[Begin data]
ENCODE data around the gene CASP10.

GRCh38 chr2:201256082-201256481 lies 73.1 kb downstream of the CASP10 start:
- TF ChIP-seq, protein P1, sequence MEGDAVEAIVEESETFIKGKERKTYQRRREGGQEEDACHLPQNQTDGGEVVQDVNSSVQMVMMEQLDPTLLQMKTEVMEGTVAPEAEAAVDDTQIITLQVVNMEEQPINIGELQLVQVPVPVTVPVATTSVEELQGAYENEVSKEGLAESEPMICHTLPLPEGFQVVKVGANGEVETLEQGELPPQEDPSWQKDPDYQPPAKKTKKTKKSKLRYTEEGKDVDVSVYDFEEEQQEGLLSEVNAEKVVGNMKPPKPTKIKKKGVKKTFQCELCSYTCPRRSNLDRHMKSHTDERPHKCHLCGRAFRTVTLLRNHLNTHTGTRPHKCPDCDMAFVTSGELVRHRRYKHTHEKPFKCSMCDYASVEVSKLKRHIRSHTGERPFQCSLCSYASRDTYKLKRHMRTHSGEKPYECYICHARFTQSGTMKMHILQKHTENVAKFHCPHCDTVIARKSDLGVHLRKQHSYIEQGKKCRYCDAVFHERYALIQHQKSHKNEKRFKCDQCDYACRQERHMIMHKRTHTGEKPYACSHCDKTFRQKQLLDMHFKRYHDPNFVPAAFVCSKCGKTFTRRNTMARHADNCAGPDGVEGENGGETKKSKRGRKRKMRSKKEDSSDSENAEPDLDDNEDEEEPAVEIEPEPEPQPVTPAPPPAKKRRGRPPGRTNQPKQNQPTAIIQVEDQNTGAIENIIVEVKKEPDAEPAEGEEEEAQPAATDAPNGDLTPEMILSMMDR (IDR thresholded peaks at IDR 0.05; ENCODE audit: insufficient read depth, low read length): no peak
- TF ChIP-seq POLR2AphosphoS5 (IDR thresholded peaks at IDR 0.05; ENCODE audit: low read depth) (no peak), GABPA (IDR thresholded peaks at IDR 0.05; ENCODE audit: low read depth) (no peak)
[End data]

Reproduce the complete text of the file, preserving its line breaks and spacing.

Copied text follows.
ENCODE data around the gene CASP10.

GRCh38 chr2:201256082-201256481 lies 73.1 kb downstream of the CASP10 start:
- TF ChIP-seq, protein P1, sequence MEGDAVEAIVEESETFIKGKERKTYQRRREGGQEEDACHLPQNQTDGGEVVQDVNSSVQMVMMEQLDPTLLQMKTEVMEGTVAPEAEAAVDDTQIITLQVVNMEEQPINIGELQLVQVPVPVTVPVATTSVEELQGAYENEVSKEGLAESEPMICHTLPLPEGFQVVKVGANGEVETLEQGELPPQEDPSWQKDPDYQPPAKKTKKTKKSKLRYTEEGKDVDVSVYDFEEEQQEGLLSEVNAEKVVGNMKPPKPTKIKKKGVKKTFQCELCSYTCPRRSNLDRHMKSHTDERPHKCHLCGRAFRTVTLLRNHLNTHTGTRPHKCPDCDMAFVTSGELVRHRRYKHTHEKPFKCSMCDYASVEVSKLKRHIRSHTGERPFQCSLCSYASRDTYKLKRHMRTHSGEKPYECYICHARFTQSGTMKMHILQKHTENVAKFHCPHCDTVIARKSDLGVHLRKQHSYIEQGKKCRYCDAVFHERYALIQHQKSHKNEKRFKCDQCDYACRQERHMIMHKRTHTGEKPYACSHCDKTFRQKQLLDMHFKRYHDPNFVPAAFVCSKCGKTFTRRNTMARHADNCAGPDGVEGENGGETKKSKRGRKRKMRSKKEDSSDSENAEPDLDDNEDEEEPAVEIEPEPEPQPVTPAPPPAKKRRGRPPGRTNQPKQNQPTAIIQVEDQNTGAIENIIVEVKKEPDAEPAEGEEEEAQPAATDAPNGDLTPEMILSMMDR (IDR thresholded peaks at IDR 0.05; ENCODE audit: insufficient read depth, low read length): no peak
- TF ChIP-seq POLR2AphosphoS5 (IDR thresholded peaks at IDR 0.05; ENCODE audit: low read depth) (no peak), GABPA (IDR thresholded peaks at IDR 0.05; ENCODE audit: low read depth) (no peak)